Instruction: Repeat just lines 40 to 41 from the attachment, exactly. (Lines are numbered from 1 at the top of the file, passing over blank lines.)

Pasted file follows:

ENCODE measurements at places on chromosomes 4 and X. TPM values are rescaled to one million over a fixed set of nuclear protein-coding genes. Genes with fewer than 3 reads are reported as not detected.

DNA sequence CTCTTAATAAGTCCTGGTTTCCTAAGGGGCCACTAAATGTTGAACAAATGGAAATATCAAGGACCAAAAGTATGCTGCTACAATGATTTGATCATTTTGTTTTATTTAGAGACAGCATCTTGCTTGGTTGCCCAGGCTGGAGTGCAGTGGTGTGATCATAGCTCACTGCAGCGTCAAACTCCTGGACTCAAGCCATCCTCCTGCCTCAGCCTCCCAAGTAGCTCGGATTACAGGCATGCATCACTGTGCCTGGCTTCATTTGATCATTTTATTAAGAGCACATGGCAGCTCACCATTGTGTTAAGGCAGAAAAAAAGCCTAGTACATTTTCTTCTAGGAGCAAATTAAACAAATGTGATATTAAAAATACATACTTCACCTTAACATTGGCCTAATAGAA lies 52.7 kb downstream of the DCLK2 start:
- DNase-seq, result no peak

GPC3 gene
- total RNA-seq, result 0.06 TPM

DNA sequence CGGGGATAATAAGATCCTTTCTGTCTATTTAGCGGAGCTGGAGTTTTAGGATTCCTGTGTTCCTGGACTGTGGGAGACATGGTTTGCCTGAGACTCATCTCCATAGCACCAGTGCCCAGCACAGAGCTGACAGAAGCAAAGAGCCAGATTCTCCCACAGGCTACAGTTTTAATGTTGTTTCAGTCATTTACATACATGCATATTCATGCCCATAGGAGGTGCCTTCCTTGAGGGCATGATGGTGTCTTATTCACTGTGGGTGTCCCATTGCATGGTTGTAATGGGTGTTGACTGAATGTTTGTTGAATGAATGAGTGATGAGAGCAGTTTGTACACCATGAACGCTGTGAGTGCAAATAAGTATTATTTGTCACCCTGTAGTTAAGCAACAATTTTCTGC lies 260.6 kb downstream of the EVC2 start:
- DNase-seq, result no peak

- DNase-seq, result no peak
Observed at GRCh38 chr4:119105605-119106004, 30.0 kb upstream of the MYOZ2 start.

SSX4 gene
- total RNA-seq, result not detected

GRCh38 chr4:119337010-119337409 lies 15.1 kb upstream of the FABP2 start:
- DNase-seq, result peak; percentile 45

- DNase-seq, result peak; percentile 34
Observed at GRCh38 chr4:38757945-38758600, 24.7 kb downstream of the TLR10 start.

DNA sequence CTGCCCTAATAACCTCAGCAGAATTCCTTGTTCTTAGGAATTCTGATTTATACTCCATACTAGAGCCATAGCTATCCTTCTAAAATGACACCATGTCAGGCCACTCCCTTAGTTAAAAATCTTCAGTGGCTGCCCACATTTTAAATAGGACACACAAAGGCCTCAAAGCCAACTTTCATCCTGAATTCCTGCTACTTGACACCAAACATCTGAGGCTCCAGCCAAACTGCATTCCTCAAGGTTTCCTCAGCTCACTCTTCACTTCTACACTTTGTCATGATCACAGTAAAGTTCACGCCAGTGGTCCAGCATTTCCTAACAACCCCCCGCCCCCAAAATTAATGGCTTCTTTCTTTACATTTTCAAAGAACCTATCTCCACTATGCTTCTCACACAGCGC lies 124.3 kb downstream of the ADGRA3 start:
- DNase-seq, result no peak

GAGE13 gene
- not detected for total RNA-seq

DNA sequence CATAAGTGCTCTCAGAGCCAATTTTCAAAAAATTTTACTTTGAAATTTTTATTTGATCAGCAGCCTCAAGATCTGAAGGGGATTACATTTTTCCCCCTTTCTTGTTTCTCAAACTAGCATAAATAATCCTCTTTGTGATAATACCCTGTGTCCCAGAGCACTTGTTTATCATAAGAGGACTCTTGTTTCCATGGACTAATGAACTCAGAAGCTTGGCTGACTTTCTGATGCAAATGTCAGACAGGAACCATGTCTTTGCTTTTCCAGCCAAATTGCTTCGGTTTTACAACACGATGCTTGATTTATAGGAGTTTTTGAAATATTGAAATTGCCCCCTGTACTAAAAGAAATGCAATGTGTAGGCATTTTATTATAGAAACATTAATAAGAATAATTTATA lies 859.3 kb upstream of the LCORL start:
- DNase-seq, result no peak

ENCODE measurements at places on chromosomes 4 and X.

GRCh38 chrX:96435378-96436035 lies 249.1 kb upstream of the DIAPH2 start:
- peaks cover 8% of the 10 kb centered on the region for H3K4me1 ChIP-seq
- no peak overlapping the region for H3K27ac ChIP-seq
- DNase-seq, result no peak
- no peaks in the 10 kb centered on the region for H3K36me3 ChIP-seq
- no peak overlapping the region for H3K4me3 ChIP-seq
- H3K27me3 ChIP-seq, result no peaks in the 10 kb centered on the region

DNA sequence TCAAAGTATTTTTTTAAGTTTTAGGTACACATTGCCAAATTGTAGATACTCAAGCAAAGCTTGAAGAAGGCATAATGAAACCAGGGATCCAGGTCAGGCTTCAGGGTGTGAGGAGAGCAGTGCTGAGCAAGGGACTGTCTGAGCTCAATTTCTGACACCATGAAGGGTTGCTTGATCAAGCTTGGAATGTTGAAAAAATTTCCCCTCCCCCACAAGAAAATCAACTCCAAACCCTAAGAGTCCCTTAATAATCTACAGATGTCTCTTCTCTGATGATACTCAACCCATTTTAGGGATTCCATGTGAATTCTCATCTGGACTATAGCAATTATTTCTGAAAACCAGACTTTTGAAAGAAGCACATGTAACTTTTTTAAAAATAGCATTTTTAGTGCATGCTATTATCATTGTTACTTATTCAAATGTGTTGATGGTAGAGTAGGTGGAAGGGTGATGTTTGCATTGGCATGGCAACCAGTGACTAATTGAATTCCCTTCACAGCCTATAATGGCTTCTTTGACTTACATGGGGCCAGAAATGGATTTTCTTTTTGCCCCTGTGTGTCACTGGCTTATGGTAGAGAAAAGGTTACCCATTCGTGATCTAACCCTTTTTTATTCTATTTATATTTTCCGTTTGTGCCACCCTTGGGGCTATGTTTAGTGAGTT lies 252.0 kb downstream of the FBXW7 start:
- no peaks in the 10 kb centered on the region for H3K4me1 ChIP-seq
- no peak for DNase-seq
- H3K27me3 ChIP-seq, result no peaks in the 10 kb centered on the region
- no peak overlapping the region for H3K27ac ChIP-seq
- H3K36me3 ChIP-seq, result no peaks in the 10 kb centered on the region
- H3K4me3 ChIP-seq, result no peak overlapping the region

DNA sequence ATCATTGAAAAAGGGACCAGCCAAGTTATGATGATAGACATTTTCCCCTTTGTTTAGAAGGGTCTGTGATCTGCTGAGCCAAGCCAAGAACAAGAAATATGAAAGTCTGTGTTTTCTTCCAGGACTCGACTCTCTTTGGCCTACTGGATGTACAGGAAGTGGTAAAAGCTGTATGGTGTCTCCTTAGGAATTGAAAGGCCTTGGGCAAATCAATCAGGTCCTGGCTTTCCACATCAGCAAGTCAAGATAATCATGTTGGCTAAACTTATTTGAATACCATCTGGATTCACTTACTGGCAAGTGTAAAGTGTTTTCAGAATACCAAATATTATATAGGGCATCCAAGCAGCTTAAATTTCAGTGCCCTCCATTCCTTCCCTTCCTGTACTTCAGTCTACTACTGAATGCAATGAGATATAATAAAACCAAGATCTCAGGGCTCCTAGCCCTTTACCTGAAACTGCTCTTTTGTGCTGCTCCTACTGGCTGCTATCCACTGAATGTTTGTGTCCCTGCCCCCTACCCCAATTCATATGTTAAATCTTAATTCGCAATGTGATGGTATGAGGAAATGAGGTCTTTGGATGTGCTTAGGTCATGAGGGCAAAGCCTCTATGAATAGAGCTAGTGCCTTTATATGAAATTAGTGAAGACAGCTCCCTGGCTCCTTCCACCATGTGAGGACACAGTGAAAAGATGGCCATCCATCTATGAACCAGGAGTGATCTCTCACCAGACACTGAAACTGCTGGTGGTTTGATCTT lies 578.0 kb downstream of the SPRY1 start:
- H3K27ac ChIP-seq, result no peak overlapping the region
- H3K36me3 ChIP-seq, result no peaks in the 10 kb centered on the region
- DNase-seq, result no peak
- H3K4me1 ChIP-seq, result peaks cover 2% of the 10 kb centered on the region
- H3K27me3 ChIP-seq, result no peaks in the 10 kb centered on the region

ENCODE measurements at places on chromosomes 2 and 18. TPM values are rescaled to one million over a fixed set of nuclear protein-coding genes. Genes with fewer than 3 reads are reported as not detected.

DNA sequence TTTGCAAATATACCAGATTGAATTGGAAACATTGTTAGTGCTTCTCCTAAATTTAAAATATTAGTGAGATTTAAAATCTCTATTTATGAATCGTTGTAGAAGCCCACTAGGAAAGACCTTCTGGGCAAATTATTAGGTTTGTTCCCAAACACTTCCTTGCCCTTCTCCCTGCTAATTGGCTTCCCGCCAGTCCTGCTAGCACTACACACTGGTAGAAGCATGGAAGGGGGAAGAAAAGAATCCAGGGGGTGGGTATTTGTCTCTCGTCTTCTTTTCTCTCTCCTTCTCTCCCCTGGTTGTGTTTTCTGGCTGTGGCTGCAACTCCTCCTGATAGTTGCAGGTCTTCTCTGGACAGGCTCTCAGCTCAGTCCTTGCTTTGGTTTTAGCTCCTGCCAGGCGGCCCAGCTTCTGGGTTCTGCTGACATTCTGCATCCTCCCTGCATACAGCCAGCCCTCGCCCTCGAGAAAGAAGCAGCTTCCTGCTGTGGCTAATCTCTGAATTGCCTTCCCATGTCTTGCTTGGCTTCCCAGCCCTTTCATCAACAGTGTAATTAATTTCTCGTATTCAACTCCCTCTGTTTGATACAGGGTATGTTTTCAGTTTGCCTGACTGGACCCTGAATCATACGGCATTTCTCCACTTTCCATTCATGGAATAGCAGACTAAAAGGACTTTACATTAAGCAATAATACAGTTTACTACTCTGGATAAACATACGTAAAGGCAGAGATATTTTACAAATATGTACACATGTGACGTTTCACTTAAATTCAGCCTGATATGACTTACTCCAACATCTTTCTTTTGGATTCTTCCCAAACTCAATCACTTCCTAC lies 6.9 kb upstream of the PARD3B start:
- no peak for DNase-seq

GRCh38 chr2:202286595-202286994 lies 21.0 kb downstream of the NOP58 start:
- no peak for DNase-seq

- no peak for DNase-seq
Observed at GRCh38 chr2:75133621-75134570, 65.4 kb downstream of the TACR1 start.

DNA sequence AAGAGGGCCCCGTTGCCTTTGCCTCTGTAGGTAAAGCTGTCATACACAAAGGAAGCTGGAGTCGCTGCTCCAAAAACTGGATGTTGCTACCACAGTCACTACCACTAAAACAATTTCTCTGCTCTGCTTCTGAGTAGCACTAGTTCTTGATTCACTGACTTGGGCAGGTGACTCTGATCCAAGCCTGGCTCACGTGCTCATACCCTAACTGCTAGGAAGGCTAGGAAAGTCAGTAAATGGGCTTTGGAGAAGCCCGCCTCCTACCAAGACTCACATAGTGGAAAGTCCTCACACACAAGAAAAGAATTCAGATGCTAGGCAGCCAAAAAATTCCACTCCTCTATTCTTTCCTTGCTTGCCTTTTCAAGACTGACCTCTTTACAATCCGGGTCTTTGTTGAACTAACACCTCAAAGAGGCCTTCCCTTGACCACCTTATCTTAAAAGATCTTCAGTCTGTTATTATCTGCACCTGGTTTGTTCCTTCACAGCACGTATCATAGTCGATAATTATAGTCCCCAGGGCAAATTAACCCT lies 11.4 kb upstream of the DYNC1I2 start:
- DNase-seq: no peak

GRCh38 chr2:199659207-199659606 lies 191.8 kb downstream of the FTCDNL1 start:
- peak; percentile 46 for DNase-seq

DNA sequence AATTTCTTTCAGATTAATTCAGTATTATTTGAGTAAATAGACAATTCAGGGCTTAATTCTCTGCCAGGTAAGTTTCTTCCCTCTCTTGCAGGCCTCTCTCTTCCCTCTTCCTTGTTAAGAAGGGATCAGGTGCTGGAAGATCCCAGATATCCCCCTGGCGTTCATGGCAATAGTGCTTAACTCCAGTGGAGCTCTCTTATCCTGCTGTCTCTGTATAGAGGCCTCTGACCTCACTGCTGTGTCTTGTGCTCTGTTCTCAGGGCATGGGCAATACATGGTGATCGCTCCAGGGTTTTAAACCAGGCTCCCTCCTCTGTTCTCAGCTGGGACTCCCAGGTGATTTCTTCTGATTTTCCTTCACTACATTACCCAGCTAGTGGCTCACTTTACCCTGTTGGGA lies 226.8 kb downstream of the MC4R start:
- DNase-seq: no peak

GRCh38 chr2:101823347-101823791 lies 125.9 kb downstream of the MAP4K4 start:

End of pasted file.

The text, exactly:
- DNase-seq, result no peak
- H3K4me1 ChIP-seq, result peaks cover 2% of the 10 kb centered on the region